The last month in Colorado has been incredible, and incredibly healing for me. The mountains, the crisp air, the river, the trees, and the sky – oh the sky! – a sky that surrounds you and dwarfs you and makes you think differently about the world – the universe – and our place within it. It’s grand. It’s awesome. It’s inspiring.

Being witness to the beauty of the Fraser Valley every day has been the best medicine I could take after the massive pain flare-up I experienced as we closed out 2014..

The worst of it was in October, I was in a fog of pain for a couple weeks where even the littlest tasks seemed impossible, I was in shock that I could be in that much pain again, I was feeling a bit hopeless, thinking that I’d never be out of pain again, that I had reversed the years of hard work I had put in to figuring out how to successfully manage the pain and live happily and actively and meaningfully.

But that was just the pain talking. As November rode in, I was managing day to day, though the pain was largely all I could think about. When December rolled around, I was feeling better, feeling like I was going to get through the flare and get back on track; I felt like I hadn’t sabotaged all that hard work after all.

That was HUGE

The guilt and blame I had laid on myself were pretty suffocating, and counter-productive.

I also had Colorado to look forward to. When we came to Colorado last year, I had a major break-through in my pain management. I realized I wasn’t breakable. That I wasn’t frail or weak or damaged. That I could be active, I could engage with the world, without fear and worry and constant attention to my pain.

fraser river

So, of course, I had high hopes for Colorado helping me to breakthrough the pain onceagain. Now, I knew this probably wasn’t a good thing in the sense that I was putting a whole lot of eggs into the Colorado basket, so I also did some soul-searching to figure out what path forward I was going to take, whether I be in Colorado or California.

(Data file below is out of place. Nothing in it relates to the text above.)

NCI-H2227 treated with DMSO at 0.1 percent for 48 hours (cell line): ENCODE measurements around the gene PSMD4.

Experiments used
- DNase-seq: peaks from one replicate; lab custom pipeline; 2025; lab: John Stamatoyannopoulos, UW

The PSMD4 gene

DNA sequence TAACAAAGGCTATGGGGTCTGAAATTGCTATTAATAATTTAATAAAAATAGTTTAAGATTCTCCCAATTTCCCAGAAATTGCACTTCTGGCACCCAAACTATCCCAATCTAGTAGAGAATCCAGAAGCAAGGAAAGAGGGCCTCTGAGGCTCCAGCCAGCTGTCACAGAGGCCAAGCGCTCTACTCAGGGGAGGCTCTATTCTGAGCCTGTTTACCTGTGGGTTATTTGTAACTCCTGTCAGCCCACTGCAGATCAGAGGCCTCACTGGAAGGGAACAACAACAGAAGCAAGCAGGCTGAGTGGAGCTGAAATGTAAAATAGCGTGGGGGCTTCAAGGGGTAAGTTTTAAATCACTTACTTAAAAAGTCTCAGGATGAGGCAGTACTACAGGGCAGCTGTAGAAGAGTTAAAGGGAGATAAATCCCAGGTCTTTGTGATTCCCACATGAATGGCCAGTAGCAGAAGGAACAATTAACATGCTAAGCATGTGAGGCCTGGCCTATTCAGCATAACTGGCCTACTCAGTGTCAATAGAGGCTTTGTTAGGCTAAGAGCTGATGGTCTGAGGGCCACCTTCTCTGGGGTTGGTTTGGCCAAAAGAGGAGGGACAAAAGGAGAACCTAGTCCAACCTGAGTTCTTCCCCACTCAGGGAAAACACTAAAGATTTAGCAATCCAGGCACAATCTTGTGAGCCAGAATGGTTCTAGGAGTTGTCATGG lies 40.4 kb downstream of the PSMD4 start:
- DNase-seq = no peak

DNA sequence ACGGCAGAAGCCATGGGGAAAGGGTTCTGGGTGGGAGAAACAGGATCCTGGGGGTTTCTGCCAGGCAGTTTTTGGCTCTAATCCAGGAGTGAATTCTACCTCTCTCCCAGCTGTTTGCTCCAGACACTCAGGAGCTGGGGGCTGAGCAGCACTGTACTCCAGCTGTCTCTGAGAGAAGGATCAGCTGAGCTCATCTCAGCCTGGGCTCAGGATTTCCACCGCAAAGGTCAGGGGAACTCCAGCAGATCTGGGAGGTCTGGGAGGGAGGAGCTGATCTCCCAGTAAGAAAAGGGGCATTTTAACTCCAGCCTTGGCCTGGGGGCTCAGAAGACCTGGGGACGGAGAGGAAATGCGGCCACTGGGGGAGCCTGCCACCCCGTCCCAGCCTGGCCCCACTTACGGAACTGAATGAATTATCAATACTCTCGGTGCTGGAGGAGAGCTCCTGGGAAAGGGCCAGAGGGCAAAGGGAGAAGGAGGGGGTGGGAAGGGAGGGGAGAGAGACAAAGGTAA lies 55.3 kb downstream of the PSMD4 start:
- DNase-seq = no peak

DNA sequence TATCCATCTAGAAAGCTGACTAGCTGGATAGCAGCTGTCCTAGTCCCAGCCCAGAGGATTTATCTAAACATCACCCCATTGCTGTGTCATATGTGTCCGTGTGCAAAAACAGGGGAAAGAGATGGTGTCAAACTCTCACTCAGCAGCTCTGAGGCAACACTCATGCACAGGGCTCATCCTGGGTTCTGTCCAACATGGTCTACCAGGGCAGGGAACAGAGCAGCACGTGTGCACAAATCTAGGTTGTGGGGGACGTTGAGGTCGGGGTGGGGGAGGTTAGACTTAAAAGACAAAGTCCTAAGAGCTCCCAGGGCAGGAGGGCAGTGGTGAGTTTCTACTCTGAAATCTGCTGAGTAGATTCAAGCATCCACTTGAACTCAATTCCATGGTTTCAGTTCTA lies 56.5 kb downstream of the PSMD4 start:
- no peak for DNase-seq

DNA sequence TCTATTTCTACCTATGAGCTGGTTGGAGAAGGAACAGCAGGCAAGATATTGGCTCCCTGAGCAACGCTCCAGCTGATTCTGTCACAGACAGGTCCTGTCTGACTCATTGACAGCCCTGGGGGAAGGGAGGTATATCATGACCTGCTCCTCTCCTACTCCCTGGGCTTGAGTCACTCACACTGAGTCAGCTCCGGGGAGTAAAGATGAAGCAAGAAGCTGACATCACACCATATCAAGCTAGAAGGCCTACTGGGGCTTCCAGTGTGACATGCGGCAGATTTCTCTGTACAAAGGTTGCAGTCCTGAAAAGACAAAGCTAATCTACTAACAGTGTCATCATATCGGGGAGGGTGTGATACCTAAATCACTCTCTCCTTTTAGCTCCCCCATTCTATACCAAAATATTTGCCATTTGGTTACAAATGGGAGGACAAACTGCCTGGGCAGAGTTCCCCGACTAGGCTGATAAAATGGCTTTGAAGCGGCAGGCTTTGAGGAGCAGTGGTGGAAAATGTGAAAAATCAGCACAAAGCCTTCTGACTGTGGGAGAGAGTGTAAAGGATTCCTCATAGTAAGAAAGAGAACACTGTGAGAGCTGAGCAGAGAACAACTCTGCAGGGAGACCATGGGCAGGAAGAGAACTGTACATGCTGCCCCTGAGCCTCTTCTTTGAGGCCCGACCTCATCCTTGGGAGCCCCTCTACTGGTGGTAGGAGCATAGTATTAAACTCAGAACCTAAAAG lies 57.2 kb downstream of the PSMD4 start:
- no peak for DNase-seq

Then I read a book

A real book, not a book on a screen, a printed book, with pages, a binding, and everything, and I was inspired.

See, there were so many things I felt I was supposed to do, or that I should do, or that would be right for me to do. I wanted to help people, but I thought I had to have all the answers first. I went back to grad school to learn about biomechanics and kinesiology, thinking that was the way to fix pain. I got certified in nutrition coaching, delved deeply into pain science research, sought advice and guidance from top leaders in the fields of human movement and pain management, started my Egoscue certification coursework…and while there were some answers, what I reallygot were more questions.

Rather than finding The Solution, I found out that pain, that humans, that happiness, that health…that life is complicated and that no aspect of it can boiled down to do this, not that and you will succeed.

Then I felt a bit lost. My goal had been to help people, but now I didn’t quite know how. 

Then I read a great story

A book that changed my life, in no uncertain terms. And I realized that I did know how, that I just had to change my way of thinking.

I am one to tell you that I love school, but I don’t think it’s school so much that I love, I think it’s the learning that I love. The exploring, discovering, synthesizing of new information. And I love reading. I love a good story. It could be classic literature, a popular novel, or a book on pain, if it’s a good story, I’ll learn from it. If it’s a crappy story, if it’s just a laying out of the facts, if it’s droll or poorly written or condescending, if it’s a directive as to what I should do, I won’t.